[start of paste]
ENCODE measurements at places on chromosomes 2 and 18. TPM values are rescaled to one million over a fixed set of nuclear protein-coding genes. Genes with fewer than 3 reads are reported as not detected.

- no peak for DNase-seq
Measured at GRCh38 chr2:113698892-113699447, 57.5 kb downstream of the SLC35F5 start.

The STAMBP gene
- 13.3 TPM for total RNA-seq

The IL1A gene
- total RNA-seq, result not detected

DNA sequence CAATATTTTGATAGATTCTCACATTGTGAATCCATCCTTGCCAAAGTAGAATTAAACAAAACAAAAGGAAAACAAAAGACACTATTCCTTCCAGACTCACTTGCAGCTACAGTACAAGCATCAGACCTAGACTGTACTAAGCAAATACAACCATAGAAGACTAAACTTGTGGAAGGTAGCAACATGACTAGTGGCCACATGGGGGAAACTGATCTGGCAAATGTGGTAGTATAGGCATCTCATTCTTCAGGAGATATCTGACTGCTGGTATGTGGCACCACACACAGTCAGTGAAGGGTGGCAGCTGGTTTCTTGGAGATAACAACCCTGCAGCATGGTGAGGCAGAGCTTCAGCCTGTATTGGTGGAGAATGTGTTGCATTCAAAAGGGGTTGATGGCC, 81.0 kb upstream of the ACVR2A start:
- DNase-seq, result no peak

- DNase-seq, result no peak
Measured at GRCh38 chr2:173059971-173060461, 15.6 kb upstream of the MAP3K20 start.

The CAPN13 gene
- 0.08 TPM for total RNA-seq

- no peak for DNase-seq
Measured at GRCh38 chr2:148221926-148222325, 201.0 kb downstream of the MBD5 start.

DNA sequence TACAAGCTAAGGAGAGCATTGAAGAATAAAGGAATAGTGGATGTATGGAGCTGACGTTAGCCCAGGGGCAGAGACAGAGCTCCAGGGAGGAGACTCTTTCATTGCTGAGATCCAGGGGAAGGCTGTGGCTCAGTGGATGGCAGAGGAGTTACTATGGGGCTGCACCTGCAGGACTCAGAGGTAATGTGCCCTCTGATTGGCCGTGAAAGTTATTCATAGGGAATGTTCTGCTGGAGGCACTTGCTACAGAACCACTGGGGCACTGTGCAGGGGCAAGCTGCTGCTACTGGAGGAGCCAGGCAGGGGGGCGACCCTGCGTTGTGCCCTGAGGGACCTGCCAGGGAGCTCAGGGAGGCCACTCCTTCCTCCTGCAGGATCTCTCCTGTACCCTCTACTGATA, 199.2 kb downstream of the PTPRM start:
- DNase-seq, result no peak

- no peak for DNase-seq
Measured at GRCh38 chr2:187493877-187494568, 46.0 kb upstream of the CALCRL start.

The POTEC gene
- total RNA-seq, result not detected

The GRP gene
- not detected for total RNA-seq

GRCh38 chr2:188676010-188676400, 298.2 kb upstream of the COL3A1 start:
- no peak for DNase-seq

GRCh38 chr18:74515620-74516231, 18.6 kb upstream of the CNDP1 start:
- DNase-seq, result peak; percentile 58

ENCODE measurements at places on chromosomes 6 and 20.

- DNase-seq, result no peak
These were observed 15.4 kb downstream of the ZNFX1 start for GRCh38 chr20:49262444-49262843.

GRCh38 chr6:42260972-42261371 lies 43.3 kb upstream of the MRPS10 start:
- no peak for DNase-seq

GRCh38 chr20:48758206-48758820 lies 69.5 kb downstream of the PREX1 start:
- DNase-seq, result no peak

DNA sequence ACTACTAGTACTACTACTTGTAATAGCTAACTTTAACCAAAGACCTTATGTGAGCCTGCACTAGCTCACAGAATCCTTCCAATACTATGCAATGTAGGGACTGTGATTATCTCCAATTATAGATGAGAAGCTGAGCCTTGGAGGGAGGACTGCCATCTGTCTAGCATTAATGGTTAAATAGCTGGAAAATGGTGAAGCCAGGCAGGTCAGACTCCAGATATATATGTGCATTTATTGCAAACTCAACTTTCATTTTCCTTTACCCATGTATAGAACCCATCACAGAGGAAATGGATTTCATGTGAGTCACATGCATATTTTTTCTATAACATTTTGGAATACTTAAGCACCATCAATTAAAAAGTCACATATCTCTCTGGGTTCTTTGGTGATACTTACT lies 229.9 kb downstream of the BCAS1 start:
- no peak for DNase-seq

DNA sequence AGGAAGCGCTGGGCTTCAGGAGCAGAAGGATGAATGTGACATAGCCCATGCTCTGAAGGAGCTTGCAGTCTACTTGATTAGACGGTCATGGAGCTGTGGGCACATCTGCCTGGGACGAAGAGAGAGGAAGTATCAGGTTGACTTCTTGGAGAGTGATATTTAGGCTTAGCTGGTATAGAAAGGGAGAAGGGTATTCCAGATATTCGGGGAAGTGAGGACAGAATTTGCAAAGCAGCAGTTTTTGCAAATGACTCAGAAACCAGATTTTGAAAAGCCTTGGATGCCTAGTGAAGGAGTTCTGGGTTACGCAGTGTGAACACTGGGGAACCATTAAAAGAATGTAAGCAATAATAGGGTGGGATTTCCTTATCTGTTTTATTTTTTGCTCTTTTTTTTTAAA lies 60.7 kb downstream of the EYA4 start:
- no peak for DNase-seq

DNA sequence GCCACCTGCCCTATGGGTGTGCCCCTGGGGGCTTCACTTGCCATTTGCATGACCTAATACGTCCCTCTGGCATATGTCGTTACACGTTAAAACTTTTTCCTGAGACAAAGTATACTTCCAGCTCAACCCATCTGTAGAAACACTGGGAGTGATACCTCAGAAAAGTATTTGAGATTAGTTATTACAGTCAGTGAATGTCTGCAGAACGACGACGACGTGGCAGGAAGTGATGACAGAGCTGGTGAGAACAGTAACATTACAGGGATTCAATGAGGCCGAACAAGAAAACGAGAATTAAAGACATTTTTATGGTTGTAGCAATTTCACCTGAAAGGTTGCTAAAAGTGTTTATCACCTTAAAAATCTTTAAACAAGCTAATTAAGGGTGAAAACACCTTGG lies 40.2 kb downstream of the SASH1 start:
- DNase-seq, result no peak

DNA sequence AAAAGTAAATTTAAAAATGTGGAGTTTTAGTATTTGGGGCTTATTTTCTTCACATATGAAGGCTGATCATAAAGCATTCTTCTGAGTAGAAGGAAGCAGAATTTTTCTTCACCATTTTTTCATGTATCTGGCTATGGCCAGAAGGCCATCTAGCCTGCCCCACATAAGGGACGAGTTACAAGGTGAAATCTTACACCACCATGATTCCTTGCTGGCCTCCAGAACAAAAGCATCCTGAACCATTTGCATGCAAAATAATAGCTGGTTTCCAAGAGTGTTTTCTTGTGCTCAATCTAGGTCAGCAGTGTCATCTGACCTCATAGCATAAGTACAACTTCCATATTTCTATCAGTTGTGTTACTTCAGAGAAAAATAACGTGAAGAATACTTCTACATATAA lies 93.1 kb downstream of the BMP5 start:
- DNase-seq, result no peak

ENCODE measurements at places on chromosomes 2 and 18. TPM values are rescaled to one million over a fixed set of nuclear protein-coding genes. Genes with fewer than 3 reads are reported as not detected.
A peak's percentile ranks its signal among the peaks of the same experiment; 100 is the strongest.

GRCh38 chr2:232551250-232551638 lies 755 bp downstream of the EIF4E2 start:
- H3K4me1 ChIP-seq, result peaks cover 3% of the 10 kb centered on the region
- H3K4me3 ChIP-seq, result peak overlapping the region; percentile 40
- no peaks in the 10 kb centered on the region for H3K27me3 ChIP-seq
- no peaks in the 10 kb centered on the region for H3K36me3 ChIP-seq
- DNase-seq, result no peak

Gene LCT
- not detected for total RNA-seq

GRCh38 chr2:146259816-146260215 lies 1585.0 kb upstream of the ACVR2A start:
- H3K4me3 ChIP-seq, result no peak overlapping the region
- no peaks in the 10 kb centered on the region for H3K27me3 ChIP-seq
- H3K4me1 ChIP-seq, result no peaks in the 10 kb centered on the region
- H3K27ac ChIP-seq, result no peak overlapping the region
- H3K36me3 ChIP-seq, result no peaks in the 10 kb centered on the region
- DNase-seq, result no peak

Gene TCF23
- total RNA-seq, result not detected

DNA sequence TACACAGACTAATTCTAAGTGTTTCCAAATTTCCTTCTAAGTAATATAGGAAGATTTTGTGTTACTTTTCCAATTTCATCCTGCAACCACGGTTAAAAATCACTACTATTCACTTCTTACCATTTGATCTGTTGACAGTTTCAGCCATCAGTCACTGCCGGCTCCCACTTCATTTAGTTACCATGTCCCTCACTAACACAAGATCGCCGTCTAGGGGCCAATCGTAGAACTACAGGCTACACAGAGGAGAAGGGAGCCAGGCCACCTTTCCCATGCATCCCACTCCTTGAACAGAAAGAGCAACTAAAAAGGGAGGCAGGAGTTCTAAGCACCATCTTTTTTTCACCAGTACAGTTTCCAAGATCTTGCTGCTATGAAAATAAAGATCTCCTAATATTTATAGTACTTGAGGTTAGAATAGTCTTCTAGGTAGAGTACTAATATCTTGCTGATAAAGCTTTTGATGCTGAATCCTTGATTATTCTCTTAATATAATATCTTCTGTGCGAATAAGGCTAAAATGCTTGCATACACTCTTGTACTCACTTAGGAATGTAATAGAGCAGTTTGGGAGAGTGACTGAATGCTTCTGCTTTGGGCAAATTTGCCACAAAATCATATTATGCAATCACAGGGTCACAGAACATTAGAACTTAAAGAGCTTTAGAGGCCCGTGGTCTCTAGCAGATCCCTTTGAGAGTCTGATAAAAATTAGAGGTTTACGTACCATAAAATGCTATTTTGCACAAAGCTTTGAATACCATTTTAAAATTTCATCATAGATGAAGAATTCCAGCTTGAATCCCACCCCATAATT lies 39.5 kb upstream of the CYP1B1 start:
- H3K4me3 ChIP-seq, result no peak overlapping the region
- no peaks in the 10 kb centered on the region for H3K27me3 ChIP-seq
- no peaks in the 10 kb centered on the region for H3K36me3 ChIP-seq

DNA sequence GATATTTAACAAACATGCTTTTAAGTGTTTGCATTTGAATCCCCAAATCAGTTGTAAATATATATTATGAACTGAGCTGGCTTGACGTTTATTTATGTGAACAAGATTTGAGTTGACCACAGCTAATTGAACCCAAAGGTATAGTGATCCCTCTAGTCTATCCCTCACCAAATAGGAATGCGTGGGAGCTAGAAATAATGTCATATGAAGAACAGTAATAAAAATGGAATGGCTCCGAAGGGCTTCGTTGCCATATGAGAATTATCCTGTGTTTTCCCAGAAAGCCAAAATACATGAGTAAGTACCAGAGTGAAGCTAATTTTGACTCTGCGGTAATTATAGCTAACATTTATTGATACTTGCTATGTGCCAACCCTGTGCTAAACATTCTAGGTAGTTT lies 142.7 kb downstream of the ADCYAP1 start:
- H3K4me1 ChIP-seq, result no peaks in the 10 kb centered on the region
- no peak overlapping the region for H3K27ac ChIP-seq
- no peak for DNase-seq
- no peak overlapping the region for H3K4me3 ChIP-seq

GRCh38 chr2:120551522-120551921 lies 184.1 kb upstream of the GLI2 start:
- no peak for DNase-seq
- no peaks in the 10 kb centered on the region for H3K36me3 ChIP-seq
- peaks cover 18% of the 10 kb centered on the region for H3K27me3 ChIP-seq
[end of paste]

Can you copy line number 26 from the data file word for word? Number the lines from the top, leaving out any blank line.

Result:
GRCh38 chr18:74515620-74516231, 18.6 kb upstream of the CNDP1 start: